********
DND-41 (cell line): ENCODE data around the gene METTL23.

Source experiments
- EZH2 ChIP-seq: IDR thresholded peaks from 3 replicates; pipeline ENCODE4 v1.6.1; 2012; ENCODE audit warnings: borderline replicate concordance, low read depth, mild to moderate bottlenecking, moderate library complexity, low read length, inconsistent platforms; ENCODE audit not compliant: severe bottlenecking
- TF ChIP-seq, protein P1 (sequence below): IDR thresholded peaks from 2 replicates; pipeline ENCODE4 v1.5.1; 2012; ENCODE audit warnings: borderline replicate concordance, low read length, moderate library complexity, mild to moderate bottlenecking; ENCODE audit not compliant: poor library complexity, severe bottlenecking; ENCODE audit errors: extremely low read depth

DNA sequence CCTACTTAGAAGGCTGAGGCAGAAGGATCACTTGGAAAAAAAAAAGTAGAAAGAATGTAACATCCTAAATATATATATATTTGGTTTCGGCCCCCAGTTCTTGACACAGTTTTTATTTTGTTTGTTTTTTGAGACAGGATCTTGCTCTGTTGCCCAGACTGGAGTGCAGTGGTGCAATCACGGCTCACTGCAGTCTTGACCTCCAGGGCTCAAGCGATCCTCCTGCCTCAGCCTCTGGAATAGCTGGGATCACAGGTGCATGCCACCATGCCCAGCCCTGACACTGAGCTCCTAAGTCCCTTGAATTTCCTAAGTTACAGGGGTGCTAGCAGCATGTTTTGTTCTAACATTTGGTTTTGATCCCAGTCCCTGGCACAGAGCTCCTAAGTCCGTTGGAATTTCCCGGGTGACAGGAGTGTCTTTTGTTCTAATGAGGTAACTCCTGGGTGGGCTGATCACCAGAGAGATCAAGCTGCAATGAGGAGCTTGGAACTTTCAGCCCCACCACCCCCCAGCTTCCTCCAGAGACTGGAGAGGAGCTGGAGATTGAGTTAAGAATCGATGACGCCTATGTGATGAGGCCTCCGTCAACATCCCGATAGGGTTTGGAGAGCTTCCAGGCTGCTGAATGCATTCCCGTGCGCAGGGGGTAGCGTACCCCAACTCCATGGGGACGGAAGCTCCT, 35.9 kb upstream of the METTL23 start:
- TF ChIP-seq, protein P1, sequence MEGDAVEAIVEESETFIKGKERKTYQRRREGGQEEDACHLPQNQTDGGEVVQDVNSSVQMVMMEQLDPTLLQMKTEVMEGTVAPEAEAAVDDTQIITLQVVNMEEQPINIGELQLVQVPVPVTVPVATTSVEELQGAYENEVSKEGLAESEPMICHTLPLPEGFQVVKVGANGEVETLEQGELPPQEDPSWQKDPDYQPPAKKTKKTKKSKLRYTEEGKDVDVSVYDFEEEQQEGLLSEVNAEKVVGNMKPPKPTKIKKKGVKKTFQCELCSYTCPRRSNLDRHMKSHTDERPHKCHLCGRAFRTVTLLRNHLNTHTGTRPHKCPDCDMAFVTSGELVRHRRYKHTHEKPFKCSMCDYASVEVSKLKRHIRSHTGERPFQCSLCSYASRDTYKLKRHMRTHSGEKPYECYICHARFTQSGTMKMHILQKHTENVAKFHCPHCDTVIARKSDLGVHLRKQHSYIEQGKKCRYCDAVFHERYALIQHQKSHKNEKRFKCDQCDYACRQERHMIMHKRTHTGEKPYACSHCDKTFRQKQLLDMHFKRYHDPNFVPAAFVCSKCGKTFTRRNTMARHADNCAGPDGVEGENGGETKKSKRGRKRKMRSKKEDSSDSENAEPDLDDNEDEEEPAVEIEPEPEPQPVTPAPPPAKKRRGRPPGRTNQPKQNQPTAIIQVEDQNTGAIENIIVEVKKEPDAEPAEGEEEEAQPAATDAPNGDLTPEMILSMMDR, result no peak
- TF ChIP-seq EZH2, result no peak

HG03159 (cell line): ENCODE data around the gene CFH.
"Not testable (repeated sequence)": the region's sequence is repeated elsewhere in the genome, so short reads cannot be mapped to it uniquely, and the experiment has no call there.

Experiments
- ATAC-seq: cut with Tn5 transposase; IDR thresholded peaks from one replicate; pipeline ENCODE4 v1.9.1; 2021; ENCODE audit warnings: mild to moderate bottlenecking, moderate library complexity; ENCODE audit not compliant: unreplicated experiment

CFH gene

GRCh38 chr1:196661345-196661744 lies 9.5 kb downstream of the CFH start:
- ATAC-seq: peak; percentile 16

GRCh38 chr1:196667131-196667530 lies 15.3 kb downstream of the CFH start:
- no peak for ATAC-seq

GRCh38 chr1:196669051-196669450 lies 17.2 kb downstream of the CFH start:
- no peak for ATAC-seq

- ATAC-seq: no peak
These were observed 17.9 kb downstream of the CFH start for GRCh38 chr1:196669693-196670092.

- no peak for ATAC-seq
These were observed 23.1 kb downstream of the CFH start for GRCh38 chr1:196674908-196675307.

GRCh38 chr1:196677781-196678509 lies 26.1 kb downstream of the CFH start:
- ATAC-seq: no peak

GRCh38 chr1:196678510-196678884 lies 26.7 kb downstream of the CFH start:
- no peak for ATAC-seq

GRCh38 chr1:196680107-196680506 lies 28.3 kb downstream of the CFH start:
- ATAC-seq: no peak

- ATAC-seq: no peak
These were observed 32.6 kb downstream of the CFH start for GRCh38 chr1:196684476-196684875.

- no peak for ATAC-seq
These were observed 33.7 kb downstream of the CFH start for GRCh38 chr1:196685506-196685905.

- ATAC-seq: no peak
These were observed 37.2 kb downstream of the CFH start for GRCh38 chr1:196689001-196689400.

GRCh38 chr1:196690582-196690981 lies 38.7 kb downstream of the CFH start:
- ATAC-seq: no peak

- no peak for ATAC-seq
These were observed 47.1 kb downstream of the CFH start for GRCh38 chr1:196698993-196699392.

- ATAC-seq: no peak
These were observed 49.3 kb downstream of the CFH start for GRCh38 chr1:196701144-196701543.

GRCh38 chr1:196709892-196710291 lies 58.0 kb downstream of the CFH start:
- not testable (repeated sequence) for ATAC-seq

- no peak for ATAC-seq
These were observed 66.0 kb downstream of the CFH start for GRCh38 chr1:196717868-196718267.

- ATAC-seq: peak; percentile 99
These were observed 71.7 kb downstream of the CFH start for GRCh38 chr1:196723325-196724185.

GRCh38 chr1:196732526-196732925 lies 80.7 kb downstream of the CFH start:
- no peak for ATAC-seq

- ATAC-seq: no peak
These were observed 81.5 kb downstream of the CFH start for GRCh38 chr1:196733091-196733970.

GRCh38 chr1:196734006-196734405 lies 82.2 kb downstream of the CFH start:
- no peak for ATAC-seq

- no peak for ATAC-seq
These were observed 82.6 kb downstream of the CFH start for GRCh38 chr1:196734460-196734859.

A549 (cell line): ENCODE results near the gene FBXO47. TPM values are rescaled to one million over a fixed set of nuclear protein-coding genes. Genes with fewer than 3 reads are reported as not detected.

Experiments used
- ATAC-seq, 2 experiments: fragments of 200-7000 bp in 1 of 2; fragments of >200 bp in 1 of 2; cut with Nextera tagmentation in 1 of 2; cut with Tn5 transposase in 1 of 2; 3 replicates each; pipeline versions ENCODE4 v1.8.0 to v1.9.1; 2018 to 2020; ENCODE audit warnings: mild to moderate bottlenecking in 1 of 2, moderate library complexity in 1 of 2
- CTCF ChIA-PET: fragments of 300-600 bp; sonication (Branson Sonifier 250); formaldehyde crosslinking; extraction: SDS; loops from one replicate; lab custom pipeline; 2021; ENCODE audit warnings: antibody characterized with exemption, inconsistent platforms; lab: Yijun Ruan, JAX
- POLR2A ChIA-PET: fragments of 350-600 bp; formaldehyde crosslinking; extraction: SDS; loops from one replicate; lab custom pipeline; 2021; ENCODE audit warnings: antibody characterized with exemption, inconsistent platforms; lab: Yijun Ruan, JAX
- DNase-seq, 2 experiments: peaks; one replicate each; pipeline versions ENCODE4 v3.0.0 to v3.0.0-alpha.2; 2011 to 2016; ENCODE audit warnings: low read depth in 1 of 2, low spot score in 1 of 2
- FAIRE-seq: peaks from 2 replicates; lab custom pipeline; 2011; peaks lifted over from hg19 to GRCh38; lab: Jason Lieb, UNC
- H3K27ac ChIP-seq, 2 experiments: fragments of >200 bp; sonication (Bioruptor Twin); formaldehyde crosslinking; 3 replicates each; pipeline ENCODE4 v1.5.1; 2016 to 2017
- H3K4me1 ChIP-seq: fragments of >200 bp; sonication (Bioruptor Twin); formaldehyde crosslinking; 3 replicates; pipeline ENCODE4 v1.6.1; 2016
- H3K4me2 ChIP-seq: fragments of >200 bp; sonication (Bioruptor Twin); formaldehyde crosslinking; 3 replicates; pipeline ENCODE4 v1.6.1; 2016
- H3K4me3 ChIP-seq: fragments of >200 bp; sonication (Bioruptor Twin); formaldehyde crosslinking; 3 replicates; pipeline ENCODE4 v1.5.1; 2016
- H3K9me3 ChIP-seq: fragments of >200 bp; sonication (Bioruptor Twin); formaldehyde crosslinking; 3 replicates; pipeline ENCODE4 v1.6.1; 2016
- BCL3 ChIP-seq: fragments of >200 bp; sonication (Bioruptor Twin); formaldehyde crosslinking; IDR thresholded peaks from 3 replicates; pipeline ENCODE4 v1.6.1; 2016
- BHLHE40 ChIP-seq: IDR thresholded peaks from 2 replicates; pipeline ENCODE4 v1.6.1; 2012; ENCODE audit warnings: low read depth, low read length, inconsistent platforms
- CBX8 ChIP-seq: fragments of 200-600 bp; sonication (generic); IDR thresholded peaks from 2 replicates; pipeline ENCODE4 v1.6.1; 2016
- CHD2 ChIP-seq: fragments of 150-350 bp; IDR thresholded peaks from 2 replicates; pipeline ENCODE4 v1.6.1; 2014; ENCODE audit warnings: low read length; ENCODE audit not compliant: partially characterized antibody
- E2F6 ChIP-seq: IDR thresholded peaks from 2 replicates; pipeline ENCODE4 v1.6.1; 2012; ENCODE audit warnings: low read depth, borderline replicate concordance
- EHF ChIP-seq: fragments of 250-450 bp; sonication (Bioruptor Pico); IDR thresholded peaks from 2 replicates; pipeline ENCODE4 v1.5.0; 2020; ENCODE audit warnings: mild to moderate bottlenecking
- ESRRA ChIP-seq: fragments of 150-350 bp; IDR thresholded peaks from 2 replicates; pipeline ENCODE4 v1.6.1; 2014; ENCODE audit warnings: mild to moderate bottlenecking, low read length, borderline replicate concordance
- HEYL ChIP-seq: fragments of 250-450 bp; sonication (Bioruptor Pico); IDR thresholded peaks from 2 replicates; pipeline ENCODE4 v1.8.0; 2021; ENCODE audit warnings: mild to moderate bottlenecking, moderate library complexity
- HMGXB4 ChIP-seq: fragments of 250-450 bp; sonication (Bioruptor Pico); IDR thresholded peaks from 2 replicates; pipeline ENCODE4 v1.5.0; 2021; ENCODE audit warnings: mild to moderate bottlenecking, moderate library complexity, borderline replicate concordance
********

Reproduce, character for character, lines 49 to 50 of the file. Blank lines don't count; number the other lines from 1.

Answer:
- ATAC-seq: no peak
These were observed 81.5 kb downstream of the CFH start for GRCh38 chr1:196733091-196733970.